Using a theory-informed approach to guide the initial development of a post-tuberculosis care package in British Columbia, Canada Romanowski, Kamila; Cook, Victoria J.; Gilbert, M.; Johnston, James C.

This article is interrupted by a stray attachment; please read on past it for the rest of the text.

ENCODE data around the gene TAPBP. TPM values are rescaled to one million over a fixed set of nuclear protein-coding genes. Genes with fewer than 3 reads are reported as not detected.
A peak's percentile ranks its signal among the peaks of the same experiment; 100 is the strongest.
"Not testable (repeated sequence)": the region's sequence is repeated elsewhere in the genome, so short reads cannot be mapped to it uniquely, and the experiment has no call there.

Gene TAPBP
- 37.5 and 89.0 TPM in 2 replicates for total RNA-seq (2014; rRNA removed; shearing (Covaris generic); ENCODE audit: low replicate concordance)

Background: The importance of addressing the long-term needs of tuberculosis (TB) survivors is gaining increasing attention. One promising approach to improving post-TB care is implementing a post-TB care package. With a specific focus on the perspectives of healthcare providers in British Columbia, Canada, this study aimed to (1) determine a set of components to be included in a post-TB care package, (2) explore barriers and facilitators influencing their implementation, and (3) propose potential solutions to overcome identified challenges. Methods Employing a multi-method approach guided by the Theoretical Domains Framework, we first conducted virtual workshops with TB care providers and utilized a modified Delphi process to establish a preliminary list of care package components. Then, we surveyed healthcare providers using closed-ended, Likert-scale questions to identify implementation barriers and enablers. Lastly, we mapped the identified barriers and enablers to establish behaviour change techniques to identify possible solutions to overcome the challenges identified. Results Eleven participants attended virtual workshops, and 23 of 51 (45.1%) healthcare providers completed questionnaires. Identified components of the post-TB care package included: 1. Linking people with TB to a primary care provider if they do not have one. 2. Referring people with pulmonary TB for an end-of-treatment chest x-ray and pulmonary function testing. 3. Referring people with TB who smoke to a smoking cessation specialist. 4. Sharing a one-page post-TB information sheet with the patient's primary care provider, including a summary of post-TB health concerns, complications, and recommendations to prioritize age-appropriate screening for cardiovascular disease, lung cancer, and depression. Survey results indicated that domain scores for ‘environment, context, and resources’ were the lowest, suggesting potential implementation barriers. Care navigation services to help individuals overcome health system barriers while transitioning from TB care, information leaflets, and checklists summarizing key post-TB health concerns for patients and healthcare providers to help facilitate discussions may help overcome the identified barriers. Conclusion Healthcare providers in British Columbia acknowledge that post-TB care is integral to comprehensive health care but are limited by time and resources. Care navigation services, a post-TB checklist, and patient information leaflets may help resolve some of these barriers.
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